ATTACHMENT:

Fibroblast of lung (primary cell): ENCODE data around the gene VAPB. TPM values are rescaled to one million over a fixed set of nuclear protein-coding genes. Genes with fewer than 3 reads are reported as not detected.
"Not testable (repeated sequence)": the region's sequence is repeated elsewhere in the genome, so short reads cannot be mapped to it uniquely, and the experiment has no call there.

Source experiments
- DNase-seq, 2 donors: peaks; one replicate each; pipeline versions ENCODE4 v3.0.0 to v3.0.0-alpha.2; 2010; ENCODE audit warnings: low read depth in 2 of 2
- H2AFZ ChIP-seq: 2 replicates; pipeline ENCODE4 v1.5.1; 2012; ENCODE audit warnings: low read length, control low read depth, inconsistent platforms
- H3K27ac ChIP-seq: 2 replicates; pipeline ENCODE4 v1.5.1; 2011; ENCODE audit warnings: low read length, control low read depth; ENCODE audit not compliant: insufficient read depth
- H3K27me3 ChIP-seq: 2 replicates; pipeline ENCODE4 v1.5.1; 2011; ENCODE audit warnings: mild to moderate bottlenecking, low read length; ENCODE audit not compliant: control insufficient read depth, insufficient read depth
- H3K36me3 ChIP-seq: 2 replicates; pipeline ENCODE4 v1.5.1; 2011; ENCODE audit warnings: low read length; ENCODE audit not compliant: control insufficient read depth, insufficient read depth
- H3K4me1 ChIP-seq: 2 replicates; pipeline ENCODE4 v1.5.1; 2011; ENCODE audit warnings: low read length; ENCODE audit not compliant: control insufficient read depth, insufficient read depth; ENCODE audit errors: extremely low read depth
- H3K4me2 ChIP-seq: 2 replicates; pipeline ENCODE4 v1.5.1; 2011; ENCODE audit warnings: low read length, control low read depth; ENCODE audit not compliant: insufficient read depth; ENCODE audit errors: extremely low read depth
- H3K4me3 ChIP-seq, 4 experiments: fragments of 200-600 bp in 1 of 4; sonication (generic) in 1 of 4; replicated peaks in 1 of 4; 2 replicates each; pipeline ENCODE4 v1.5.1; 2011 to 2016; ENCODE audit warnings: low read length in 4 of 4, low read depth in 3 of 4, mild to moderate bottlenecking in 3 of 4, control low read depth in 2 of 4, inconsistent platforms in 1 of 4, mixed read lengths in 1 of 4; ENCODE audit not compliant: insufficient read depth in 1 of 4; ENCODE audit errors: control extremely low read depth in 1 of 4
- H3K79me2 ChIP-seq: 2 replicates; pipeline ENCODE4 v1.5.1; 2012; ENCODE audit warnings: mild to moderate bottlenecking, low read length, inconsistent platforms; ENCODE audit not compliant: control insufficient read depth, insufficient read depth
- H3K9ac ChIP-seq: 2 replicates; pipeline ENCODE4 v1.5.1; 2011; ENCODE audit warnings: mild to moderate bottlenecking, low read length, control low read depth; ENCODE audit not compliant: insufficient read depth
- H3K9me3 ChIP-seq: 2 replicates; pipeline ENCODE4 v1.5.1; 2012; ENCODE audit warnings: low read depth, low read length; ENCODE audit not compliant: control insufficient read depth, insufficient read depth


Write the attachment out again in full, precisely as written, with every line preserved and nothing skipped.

Fibroblast of lung (primary cell): ENCODE data around the gene VAPB. TPM values are rescaled to one million over a fixed set of nuclear protein-coding genes. Genes with fewer than 3 reads are reported as not detected.
"Not testable (repeated sequence)": the region's sequence is repeated elsewhere in the genome, so short reads cannot be mapped to it uniquely, and the experiment has no call there.

Source experiments
- DNase-seq, 2 donors: peaks; one replicate each; pipeline versions ENCODE4 v3.0.0 to v3.0.0-alpha.2; 2010; ENCODE audit warnings: low read depth in 2 of 2
- H2AFZ ChIP-seq: 2 replicates; pipeline ENCODE4 v1.5.1; 2012; ENCODE audit warnings: low read length, control low read depth, inconsistent platforms
- H3K27ac ChIP-seq: 2 replicates; pipeline ENCODE4 v1.5.1; 2011; ENCODE audit warnings: low read length, control low read depth; ENCODE audit not compliant: insufficient read depth
- H3K27me3 ChIP-seq: 2 replicates; pipeline ENCODE4 v1.5.1; 2011; ENCODE audit warnings: mild to moderate bottlenecking, low read length; ENCODE audit not compliant: control insufficient read depth, insufficient read depth
- H3K36me3 ChIP-seq: 2 replicates; pipeline ENCODE4 v1.5.1; 2011; ENCODE audit warnings: low read length; ENCODE audit not compliant: control insufficient read depth, insufficient read depth
- H3K4me1 ChIP-seq: 2 replicates; pipeline ENCODE4 v1.5.1; 2011; ENCODE audit warnings: low read length; ENCODE audit not compliant: control insufficient read depth, insufficient read depth; ENCODE audit errors: extremely low read depth
- H3K4me2 ChIP-seq: 2 replicates; pipeline ENCODE4 v1.5.1; 2011; ENCODE audit warnings: low read length, control low read depth; ENCODE audit not compliant: insufficient read depth; ENCODE audit errors: extremely low read depth
- H3K4me3 ChIP-seq, 4 experiments: fragments of 200-600 bp in 1 of 4; sonication (generic) in 1 of 4; replicated peaks in 1 of 4; 2 replicates each; pipeline ENCODE4 v1.5.1; 2011 to 2016; ENCODE audit warnings: low read length in 4 of 4, low read depth in 3 of 4, mild to moderate bottlenecking in 3 of 4, control low read depth in 2 of 4, inconsistent platforms in 1 of 4, mixed read lengths in 1 of 4; ENCODE audit not compliant: insufficient read depth in 1 of 4; ENCODE audit errors: control extremely low read depth in 1 of 4
- H3K79me2 ChIP-seq: 2 replicates; pipeline ENCODE4 v1.5.1; 2012; ENCODE audit warnings: mild to moderate bottlenecking, low read length, inconsistent platforms; ENCODE audit not compliant: control insufficient read depth, insufficient read depth
- H3K9ac ChIP-seq: 2 replicates; pipeline ENCODE4 v1.5.1; 2011; ENCODE audit warnings: mild to moderate bottlenecking, low read length, control low read depth; ENCODE audit not compliant: insufficient read depth
- H3K9me3 ChIP-seq: 2 replicates; pipeline ENCODE4 v1.5.1; 2012; ENCODE audit warnings: low read depth, low read length; ENCODE audit not compliant: control insufficient read depth, insufficient read depth